Who’s fooling who over the GCSE fiasco?

Professor Daniel Khan OBE, chief executive of OCN London, considers this year’s change in grade boundaries.

Since thousands of 16-year-olds collected their GCSE results, the unprecedented decline in A* to C grades has hardly been out of the press. For the first time in the history of the qualification, the percentage of students gaining these grades has fallen. At the fore of the fiasco is the altering of the grade boundaries for English between January and June.

The consequence of such interference was that a student who received a C grade in January could have received a D in June, with the exact same mark. Altering the boundaries in the same academic year has been labelled “scandalous” by some teachers and head teachers and will undoubtedly have serious implications for the futures of thousands of young people.

Ofqual immediately responded that the June grades were “fair” and the issue lies in the January examinations. The grades awarded in January were “generous” and, as a result, in June the boundaries were raised and fewer students achieved the crucial C grade.

Yet, contradictory to this, recently leaked letters reveal that Ofqual ordered the awarding organisation, Edexcel, to alter the June grades just two weeks before the results were published. They did so amid fears that too many students were going to get C grades.

Education Secretary Michael Gove has offered his sympathy to students who have not received the grades that  they expected — he has even admitted that students were treated unfairly — but has ruled out ministerial intervention.

Nevertheless, the remarkable decision to move grade boundaries between January and June has sparked suspicions of pressure directly from Gove.  Since assuming office he has taken a firm stand against grade inflation and has often spoken of the “dumbing down” of exams. It seems more than a coincidence that the first decline in the number of A* to C grades happened this year — who’s fooling who?

What has happened raises questions over the very purpose of education”

Regardless of whether Gove did directly put pressure on Ofqual,  the fuss this August raises questions over the purpose of education. It highlights the direction which this Government appears to be heading and its keenness to use grades as a sole measure of success.

Gove’s vision for the future of GCSEs recommends the introduction of one exam per subject, provided by a single board, without assessment by coursework. His desire to implement a traditional examination system, which harks back to O-levels, will produce a certain culture within secondary education. Such a focus on exams, and allusions to the former system, has led to many accusing Gove of being stuck in the past and reluctant to adopt more innovative ideas.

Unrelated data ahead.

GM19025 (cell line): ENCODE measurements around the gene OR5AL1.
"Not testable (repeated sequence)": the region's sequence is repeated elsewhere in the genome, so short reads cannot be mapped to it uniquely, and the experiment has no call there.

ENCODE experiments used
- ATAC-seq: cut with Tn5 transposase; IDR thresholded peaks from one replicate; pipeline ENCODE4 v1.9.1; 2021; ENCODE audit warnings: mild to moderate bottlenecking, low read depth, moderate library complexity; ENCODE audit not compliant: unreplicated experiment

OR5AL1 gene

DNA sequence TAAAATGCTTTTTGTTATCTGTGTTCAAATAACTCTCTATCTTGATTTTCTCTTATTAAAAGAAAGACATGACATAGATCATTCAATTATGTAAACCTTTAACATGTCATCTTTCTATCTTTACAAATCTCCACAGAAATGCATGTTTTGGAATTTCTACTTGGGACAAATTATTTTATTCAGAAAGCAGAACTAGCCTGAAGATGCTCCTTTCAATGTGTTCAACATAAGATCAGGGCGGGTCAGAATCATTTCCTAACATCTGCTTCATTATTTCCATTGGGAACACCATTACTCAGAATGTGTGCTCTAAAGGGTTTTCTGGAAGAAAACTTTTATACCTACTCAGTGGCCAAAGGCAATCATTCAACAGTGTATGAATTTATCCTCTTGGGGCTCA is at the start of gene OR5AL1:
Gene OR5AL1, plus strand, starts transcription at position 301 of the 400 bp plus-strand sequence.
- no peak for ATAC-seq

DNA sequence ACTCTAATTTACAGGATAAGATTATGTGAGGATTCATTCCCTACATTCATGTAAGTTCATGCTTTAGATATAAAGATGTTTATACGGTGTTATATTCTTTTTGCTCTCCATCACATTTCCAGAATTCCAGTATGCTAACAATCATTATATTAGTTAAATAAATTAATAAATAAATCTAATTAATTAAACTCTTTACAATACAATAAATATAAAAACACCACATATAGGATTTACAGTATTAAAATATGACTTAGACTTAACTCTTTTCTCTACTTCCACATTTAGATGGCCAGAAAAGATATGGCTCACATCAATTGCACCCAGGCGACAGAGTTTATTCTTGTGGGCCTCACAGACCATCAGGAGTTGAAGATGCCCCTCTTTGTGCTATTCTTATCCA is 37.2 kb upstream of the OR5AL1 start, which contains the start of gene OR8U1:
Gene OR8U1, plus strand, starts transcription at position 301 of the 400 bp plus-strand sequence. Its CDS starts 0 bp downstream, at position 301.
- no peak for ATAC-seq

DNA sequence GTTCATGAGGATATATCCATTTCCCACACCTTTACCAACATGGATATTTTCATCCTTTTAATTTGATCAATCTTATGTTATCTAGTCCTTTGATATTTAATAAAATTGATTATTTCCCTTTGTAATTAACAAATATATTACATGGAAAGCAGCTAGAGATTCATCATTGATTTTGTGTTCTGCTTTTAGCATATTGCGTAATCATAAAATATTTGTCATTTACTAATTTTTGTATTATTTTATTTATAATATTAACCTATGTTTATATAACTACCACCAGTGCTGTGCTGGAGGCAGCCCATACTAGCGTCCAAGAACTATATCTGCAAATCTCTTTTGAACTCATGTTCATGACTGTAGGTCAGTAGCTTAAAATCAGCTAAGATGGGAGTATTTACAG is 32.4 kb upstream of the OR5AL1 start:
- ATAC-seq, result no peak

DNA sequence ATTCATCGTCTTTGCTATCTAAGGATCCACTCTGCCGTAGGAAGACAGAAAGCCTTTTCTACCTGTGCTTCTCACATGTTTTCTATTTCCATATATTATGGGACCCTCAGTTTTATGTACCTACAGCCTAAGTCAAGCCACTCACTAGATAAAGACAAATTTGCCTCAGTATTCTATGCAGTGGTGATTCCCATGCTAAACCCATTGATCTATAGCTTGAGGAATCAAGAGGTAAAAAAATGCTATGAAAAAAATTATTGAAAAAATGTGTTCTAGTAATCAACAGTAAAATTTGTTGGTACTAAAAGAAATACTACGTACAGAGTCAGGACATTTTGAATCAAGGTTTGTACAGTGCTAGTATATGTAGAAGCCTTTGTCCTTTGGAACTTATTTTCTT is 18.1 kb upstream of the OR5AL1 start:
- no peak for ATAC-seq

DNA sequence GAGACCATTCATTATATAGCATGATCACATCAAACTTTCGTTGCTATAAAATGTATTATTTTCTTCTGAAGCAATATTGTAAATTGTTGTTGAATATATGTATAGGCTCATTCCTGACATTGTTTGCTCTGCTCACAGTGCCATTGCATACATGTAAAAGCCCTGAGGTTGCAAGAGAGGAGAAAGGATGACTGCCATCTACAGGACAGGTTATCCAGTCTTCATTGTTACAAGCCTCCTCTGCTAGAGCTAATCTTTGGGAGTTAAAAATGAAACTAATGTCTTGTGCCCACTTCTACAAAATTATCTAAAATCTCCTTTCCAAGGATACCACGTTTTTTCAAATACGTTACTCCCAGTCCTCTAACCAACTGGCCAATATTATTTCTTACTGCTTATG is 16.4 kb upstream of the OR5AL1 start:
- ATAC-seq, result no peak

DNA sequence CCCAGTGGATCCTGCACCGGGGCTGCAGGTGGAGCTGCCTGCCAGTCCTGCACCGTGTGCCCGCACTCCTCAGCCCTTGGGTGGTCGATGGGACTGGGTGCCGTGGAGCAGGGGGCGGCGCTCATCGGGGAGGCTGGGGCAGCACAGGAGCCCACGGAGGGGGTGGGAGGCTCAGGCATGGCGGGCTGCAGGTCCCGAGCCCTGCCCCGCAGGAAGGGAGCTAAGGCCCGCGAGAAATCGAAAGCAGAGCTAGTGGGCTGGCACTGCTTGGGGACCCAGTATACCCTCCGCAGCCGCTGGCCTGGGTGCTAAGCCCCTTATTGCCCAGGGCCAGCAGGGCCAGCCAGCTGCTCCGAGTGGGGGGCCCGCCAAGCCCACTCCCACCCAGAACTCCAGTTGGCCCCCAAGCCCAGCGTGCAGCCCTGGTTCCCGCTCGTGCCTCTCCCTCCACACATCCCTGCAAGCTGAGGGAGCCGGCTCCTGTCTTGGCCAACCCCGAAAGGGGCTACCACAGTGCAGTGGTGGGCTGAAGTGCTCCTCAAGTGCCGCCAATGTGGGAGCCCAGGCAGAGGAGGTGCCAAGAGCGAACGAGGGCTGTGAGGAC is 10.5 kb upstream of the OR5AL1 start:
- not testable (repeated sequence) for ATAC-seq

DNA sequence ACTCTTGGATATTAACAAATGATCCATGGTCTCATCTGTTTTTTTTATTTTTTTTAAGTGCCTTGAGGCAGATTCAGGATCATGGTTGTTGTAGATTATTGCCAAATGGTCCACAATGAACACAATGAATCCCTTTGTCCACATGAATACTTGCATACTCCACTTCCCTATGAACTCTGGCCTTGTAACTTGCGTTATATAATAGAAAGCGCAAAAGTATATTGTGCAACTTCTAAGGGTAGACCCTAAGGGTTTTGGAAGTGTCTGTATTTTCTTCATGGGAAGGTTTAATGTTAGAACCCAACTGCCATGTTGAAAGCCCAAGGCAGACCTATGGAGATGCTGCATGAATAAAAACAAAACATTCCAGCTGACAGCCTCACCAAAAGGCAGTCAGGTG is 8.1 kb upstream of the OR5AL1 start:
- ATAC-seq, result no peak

Exams test a student’s ability to study in a very specific way. Under the Gove doctrine the general aim of education would be to prepare students to absorb as much information as possible and then recount it all in just a few hours at the end of the academic year. Other measures of ability, such as independent pieces of coursework, would be discounted. Arguably this would assess just one form of intelligence and risk reverting back to the two-tier system where students who performed less well in exams were left behind.

The direction of the Government, and the furore over the GCSE grades, begs the questions — should secondary education require students to acquire knowledge solely to perform well in exams, knowledge that they may use little of in the future, or should it prepare them for the workplace and equip them with skills for life?

Further, is intelligence a single entity or is it multi-faceted and expressed in a variety of ways? If the latter is true then surely using exams as the key driver behind learning is somewhat one-dimensional. Using exams as the primary way to test the performance of students fails to consider that there is more to education than out-performing classmates in the number of A* to Cs achieved.

The fools in this fiasco will be awarding organisations if they allow politicians or regulators to dictate their mission, values and ethos. They need to ensure that learners are fairly assessed and given the opportunity to enhance the quality of their lives and enrich their community through the acquisition of knowledge and skills.

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One comment

  1. Cassie Roberts

    I totally agree, I have three children, two are dyslexic, one took A levels this year and did extremly well ( even though the grades were also ‘jigged’) the other took GCSE’s . She has been averaging B’s for the last 2 years. The new system would discriminate against children like my own, the passes my daughter acheived were in subjects where she had course work, it showed her levels of ability in all areas of learning not just in writing for a one hour exam. I took O levels, many of my friends cracked under the strain of exams, many did not ever achieve their full potential because they came out of school thinking they were a failure. The previous system has a lot to answer for. If you are an academic it is fine, if you are practical it is not. The current system works, it accommodates all types of learner – I understood all schools and colleges should have the learner at the centre, maybe we need to remind the Government of that mission !I am a
    frustrated parent watching the education system messed around again. Oh was Michael Give a teacher ?